While this was the first InfoComm Southeast Asia, it was not the first InfoComm show held in Southeast Asia. Twenty years ago, InfoComm held an InfoComm Asia show in Singapore. The event then moved to Hong Kong, then to China and became InfoComm China. For many years the intention was for InfoComm China to be a regional show for the Asian market, but the focus of the show was clearly on China. With InfoComm SEA, AVIXA has provided the Southeast Asia region with an event that meets its unique needs.

InfoComm SEA fills a need for a Southeast Asian regional event where the pro-AV community can gather, network, learn and share. Exhibitors and attendees alike were impressed with the show and its turnout, but it was the opportunity to network and connect that had some most excited.

As with all InfoComm shows, there were also seminars and forums where customers could learn. There were technology forums on topics such as digital signage and audio. There were industry forums for architects, educators, enterprise IT, financial institutions, government, healthcare, hospitality, live events, IT channels, large venues and transportation. Southeast Asian customers and channels agree there is a desperate need for AV education and training in the region, with these seminars and forums helping to address that need. One complaint was that there were so many interesting sessions happening at the same time that people had to make difficult choices on which sessions to attend and which to miss.

Pro AV brands often use shows like InfoComm and ISE to announce new products. Being a smaller, regional show there were no global product announcements at InfoComm SEA, but vendors did use the show to introduce products to the Southeast Asia market or showcase products. For example, Kramer launched its Kronos enterprise-ready room booking and scheduling solution and its AFM-20DSP to the regional market. Philips introduced their SMD LED models and Q series. Audio-Technica introduced their ES954 hanging microphone array. Panasonic showcased their FacePRO Facial Recognition Technology. For global brands, the important point is not the announcements coming from the show but rather the opportunity to use the show to amplify and jump start product announcements in Southeast Asia.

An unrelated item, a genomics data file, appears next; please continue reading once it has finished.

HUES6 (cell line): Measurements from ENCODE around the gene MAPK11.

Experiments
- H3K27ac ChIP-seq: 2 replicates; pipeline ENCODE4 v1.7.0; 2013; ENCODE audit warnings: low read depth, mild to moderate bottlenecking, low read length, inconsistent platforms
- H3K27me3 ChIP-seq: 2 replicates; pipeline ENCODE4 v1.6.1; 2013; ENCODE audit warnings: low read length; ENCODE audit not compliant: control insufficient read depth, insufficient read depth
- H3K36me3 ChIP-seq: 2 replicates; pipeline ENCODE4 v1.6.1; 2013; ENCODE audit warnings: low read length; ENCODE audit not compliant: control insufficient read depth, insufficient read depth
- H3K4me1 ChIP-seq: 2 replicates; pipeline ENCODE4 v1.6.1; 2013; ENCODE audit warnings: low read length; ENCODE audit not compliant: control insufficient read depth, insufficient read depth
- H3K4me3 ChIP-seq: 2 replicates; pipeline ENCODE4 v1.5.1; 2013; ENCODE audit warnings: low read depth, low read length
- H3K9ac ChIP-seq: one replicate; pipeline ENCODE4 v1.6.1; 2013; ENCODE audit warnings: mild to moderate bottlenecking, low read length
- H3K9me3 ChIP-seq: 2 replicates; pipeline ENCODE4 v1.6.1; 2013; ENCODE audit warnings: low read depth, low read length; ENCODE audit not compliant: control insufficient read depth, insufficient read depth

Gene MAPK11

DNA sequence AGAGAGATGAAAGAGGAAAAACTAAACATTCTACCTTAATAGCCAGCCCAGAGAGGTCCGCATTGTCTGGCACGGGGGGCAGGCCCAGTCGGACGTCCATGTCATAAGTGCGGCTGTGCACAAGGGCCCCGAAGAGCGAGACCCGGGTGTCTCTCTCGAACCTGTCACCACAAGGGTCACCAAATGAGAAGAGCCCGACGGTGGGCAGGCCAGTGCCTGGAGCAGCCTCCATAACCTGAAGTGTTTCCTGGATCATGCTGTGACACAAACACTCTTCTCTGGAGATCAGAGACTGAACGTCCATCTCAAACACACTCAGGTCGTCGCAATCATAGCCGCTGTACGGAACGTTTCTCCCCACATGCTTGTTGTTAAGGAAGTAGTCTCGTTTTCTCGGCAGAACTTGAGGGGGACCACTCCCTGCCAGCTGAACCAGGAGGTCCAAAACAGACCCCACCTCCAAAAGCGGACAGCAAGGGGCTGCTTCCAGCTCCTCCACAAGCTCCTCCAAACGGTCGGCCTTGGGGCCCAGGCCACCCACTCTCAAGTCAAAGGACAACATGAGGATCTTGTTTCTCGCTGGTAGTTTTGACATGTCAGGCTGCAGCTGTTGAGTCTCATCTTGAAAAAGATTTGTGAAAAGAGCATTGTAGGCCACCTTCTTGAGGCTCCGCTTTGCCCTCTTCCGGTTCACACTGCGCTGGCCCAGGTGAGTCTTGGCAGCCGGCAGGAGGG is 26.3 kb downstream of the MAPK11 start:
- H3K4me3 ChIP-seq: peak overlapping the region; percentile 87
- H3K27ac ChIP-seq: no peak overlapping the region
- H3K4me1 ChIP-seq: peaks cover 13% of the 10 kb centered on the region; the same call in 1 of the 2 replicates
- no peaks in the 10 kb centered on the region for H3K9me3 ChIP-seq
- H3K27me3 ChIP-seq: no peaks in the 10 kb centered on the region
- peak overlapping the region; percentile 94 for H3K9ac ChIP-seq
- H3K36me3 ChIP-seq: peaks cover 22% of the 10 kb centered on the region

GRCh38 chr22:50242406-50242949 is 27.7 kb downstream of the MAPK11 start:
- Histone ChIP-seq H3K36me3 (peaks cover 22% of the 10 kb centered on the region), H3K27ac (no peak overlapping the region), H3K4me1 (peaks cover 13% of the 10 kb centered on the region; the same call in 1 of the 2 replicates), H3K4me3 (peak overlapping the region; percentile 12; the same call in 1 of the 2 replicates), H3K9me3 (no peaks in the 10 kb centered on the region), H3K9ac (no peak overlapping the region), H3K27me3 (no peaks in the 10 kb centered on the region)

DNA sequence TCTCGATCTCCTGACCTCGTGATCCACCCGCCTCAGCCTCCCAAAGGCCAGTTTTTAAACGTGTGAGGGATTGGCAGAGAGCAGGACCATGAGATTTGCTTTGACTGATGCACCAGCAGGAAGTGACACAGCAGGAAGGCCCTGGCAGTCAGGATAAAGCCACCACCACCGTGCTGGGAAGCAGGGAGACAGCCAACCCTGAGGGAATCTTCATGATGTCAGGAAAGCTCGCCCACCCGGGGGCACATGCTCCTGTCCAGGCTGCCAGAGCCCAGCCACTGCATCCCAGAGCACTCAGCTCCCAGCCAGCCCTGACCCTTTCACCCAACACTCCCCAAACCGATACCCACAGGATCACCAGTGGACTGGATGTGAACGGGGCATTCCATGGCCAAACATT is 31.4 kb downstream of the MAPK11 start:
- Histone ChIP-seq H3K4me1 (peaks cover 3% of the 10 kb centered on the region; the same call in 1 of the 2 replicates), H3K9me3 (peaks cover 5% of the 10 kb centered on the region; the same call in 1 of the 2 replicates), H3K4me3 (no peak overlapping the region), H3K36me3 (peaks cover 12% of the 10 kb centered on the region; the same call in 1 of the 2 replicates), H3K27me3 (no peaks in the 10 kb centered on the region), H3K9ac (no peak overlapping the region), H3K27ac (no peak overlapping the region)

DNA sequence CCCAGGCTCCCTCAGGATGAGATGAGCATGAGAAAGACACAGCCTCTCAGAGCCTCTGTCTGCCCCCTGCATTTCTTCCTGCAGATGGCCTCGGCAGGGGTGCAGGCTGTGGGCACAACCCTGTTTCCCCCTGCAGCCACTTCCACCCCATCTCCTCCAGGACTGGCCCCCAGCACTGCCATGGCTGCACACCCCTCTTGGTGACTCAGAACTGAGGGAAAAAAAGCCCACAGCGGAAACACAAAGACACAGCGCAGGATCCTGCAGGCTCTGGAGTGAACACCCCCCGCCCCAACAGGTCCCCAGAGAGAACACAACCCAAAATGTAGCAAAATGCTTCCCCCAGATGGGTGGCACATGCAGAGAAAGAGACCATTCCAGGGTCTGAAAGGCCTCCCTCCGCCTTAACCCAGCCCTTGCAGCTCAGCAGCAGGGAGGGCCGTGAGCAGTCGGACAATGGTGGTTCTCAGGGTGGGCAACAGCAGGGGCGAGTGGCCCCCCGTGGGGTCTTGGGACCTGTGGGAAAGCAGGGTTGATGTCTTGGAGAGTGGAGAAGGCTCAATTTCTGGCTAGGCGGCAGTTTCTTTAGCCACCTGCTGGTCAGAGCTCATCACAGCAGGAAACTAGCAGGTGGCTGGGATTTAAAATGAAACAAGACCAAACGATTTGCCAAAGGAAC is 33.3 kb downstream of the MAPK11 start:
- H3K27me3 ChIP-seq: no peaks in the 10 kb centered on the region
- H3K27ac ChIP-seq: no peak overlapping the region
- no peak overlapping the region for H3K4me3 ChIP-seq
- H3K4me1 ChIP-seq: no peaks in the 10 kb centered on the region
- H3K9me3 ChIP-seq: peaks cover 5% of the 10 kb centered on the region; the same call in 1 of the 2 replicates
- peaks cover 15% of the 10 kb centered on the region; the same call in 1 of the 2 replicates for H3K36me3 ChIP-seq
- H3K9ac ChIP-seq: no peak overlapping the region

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Chris Mcintyre-Brown

About the author

Chris Mcintyre-Brown

Coming from a background in marketing consultancy, Chris joined Futuresource in 2004 and has worked across all areas of the Futuresource business in his time at the company.

Chris is recognised as a leading global authority in the B2B Technology sector, regularly presenting at major international conferences, video broadcasts and published in trade press. He now leads a large team of analysts spanning 4 core pillars of Pro AV, Video and Broadcast, Collaboration and Information Technology.

Chris works extensively with the world’s largest tech giants, trusted to delivering strategic insights and consulting services. He holds a BA in Business Management and an MA in Marketing Management.